As the need for healthcare practitioners grows throughout the country, financial aid options for nursing students are becoming more widely available. When you are accepted to a school, you may be offered a financial aid package.
Doctoral programs tend to have more funding than graduate programs, but you may still qualify for school grants and scholarships as a Master's degree student. If you are currently employed as a nurse, consult the human resources department at your place of employment to find out if they offer tuition assistance or tuition reimbursement benefits.
Other grant, scholarship, and loan repayment programs for Nurse Practitioners include:
• NURSE Corps Scholarship Program: This scholarship program is supported by the federal government. Its aim is to increase the amount of healthcare practitioners in rural and remote areas. Those who are awarded scholarships are required to serve in a Health Professional Shortage Area for at least two years after graduation.
•NHSC Loan Repayment Program: Loans are sometimes unavoidable, and loan repayment programs can lessen the overall impact. This program will also requires two years of service in an approved location. You may have up to $50,000 of loans forgiven in exchange for your service.
• Arizona Nurse Practitioner Council;: You may apply for multiple scholarships through this group, including the Audrey Rath Scholarship and the Nurse Practitioner Student Scholarship.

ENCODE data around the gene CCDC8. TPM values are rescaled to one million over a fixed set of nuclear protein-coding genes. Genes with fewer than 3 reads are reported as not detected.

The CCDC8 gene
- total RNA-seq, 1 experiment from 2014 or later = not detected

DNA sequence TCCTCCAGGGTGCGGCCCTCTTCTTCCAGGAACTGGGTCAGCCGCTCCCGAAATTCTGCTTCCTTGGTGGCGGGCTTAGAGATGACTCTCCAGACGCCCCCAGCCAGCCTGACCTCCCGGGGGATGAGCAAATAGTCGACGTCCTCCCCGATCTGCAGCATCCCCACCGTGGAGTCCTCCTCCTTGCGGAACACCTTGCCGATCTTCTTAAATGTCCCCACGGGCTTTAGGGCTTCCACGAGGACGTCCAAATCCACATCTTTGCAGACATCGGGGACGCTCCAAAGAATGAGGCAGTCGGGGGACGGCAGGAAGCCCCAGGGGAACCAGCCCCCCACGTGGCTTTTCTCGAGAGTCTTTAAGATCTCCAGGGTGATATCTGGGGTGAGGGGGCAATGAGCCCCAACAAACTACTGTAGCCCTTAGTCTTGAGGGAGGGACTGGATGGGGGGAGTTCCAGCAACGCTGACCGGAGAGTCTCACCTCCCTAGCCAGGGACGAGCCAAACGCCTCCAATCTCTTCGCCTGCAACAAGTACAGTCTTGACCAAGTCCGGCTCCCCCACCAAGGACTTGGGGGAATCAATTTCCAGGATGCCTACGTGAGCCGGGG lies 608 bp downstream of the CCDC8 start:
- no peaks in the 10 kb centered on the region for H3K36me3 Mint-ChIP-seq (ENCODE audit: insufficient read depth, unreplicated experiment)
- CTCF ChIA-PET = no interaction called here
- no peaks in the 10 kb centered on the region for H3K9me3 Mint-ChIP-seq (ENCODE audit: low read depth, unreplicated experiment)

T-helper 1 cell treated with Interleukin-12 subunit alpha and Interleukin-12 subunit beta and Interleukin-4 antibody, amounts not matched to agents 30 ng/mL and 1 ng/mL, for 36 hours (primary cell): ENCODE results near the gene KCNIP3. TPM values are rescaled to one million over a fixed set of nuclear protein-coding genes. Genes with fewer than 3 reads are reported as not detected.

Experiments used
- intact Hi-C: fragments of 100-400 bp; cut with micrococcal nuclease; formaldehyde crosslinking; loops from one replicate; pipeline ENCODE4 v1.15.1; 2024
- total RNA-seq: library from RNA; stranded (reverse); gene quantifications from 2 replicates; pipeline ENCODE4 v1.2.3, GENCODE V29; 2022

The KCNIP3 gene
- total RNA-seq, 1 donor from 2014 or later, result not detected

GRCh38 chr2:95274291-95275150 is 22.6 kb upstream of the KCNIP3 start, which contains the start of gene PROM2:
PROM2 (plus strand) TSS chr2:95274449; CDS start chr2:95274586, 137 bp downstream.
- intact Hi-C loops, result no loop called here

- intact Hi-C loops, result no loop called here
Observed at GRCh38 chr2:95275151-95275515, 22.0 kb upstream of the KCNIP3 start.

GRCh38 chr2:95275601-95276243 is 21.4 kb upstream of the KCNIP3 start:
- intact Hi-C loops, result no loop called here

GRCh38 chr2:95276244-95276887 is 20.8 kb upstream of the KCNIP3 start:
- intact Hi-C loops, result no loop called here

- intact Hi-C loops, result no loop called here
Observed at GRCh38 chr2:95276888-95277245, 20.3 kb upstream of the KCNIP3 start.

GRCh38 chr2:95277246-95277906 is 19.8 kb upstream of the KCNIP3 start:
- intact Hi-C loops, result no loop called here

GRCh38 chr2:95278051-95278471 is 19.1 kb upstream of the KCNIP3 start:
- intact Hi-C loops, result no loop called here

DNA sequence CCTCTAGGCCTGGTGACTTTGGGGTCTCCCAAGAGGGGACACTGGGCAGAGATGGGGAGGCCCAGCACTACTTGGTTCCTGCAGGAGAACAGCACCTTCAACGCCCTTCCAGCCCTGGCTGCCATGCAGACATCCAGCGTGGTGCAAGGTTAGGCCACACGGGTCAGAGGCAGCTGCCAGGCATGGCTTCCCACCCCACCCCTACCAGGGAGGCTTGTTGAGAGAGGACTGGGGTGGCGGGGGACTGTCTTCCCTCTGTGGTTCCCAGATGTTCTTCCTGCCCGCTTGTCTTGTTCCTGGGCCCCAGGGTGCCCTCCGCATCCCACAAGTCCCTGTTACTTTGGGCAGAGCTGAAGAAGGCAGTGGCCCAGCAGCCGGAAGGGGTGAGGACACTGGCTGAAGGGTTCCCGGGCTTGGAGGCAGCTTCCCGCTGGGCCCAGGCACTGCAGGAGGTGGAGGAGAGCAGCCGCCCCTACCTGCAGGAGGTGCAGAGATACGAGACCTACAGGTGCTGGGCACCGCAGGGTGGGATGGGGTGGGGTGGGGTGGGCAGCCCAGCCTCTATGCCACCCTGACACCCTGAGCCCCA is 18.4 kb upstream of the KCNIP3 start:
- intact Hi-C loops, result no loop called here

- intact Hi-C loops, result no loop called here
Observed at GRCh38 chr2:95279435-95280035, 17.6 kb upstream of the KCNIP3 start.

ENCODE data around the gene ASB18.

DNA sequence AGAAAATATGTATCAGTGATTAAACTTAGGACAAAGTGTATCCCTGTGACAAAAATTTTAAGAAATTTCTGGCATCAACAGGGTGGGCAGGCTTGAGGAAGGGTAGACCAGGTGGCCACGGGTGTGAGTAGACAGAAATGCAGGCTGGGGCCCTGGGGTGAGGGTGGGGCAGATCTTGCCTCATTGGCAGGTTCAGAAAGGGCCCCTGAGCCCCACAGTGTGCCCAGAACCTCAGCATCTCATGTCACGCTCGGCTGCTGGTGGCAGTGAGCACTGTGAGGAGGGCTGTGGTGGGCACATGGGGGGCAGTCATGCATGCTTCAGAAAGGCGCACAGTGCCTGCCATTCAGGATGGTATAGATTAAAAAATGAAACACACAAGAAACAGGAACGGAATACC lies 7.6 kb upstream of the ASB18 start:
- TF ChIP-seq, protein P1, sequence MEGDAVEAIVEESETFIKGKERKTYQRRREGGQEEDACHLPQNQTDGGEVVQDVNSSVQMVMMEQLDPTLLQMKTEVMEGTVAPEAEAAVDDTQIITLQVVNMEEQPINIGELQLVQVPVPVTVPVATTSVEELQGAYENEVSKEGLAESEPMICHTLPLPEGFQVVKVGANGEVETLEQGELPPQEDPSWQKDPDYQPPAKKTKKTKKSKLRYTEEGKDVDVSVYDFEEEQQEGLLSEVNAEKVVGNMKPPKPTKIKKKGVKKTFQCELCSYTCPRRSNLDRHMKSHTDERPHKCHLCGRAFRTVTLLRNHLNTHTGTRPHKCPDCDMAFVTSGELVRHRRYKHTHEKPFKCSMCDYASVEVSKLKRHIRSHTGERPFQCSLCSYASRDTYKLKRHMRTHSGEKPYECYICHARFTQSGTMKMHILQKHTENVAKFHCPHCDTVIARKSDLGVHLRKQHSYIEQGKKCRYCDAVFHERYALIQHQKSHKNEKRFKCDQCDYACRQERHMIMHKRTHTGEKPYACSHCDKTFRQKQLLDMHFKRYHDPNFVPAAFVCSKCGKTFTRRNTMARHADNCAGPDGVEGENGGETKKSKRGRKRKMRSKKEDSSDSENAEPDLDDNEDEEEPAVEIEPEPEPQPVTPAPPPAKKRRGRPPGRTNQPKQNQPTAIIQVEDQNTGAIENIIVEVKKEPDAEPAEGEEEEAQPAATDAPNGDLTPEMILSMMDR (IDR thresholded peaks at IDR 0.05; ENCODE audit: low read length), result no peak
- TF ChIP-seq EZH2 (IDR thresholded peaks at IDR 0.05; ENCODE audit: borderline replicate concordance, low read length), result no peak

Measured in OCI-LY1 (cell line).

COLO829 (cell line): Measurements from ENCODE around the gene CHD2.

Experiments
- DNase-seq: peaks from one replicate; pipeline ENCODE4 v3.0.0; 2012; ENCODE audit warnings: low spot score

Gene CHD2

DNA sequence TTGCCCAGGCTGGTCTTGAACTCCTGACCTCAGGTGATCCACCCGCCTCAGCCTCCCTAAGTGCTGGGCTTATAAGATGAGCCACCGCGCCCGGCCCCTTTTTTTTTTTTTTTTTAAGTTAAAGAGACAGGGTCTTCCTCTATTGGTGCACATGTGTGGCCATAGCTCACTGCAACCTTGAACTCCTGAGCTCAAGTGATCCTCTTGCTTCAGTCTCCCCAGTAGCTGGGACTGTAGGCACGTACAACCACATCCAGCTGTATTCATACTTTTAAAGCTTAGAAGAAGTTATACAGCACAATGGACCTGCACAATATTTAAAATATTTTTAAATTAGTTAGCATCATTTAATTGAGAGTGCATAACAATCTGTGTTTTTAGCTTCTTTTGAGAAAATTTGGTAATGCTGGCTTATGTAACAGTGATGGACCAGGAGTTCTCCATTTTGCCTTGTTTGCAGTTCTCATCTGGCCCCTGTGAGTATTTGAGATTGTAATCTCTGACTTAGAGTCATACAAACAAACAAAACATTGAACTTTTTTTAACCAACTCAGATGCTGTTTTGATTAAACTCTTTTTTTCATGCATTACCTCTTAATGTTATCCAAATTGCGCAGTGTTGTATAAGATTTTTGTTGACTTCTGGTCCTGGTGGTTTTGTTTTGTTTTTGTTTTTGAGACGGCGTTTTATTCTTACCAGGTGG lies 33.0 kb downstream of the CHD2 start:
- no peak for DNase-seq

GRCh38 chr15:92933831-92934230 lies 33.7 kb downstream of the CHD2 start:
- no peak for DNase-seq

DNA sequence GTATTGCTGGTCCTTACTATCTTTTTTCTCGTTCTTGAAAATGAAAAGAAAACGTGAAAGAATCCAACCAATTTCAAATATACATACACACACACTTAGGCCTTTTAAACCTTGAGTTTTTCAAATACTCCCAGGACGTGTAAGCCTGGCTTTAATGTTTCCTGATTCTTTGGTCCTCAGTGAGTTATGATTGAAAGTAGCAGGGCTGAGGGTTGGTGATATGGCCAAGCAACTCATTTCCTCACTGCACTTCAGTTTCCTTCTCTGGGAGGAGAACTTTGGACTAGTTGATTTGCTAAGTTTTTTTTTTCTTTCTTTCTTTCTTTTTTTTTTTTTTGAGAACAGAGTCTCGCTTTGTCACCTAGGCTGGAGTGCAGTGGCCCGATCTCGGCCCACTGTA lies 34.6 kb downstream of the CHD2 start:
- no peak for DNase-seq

• BestNursingDegree.com;: In an effort to support promising nursing students, BestNursingDegree.com awards $2,500 scholarships each year.
Licensing and Practice Requirements for AZ Nurse Practitioners
Upon completing your nurse practitioner degree, you have to become licensed before you can work with patients or use the title of nurse practitioner. This involves maintaining your registered nursing license through the Arizona Board of Nursing.
To be considered, submit proof of your graduate nursing degree and proof of national certification. Some national certification associations include the Certification Corporation of the American Association of Critical Care Nurses, the American Academy of Nurse Practitioners, and the Pediatric Nursing Certification Board.
At this time, you must pay a $150 application fee and a $50 fingerprinting fee. If you need a temporary NP license while you wait for your regular license, there is a $35 temporary certification fee.
No matter which nursing role you are in, it is crucial to stick to your scope of practice. The American Association of Nurse Practitioners notes that Arizona gives full practice rights to nurse practitioners, allowing graduates to make full use of their education and work independently.
Nurse Practitioner Careers in Arizona
In-person and online nurse practitioner programs should equip you with the skills you need to work in fast care settings, primary care settings, and hospitals.
Some graduates choose to open their own clinics, a process that involves opening a business, getting the proper insurance, possibly hiring staff, and attracting patients. Others choose to become employed at an Arizona healthcare facility, an option that offers income stability and fairly reliable hours.
The Bureau of Labor Statistics reports that Arizona nurse practitioners earn an average income of $104,440 per year (2016). From 2012 through 2022, O*Net expects job openings for nurse practitioners to increase 40% in this state (2016).
You may have the opportunity to do meaningful work as a nurse practitioner. Whether you work with children, adults, or elderly patients, your competence and knowledge of healthcare can help your patients lead healthier lives.